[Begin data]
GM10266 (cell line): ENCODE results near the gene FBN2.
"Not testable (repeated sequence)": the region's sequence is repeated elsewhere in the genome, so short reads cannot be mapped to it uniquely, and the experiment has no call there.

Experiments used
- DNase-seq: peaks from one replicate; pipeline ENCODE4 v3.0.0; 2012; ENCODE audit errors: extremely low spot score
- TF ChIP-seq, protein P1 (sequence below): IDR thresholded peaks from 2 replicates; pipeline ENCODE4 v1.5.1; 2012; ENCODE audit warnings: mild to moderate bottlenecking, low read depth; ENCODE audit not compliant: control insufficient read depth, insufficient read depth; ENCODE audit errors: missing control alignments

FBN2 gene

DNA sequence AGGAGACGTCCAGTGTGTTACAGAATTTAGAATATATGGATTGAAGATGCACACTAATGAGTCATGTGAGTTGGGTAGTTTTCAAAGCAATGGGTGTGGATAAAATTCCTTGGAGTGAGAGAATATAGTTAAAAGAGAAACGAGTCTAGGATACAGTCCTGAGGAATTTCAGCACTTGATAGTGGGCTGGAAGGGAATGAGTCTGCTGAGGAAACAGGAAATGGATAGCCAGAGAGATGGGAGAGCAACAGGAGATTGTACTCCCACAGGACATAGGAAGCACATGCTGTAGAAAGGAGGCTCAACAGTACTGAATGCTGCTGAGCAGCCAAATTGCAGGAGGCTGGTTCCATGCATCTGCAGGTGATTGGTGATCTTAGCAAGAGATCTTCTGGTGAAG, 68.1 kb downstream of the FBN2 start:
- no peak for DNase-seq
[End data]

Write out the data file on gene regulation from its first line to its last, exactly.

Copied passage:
GM10266 (cell line): ENCODE results near the gene FBN2.
"Not testable (repeated sequence)": the region's sequence is repeated elsewhere in the genome, so short reads cannot be mapped to it uniquely, and the experiment has no call there.

Experiments used
- DNase-seq: peaks from one replicate; pipeline ENCODE4 v3.0.0; 2012; ENCODE audit errors: extremely low spot score
- TF ChIP-seq, protein P1 (sequence below): IDR thresholded peaks from 2 replicates; pipeline ENCODE4 v1.5.1; 2012; ENCODE audit warnings: mild to moderate bottlenecking, low read depth; ENCODE audit not compliant: control insufficient read depth, insufficient read depth; ENCODE audit errors: missing control alignments

FBN2 gene

DNA sequence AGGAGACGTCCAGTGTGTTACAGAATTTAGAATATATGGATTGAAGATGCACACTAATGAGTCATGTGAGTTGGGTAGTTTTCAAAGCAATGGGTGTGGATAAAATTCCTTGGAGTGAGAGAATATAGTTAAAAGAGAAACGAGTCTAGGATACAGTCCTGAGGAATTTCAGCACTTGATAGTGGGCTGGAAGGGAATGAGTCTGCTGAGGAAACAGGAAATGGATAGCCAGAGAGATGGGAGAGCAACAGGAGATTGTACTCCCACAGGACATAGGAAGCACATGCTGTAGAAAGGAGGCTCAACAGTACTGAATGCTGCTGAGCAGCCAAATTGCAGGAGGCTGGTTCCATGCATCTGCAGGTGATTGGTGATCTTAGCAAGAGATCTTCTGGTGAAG, 68.1 kb downstream of the FBN2 start:
- no peak for DNase-seq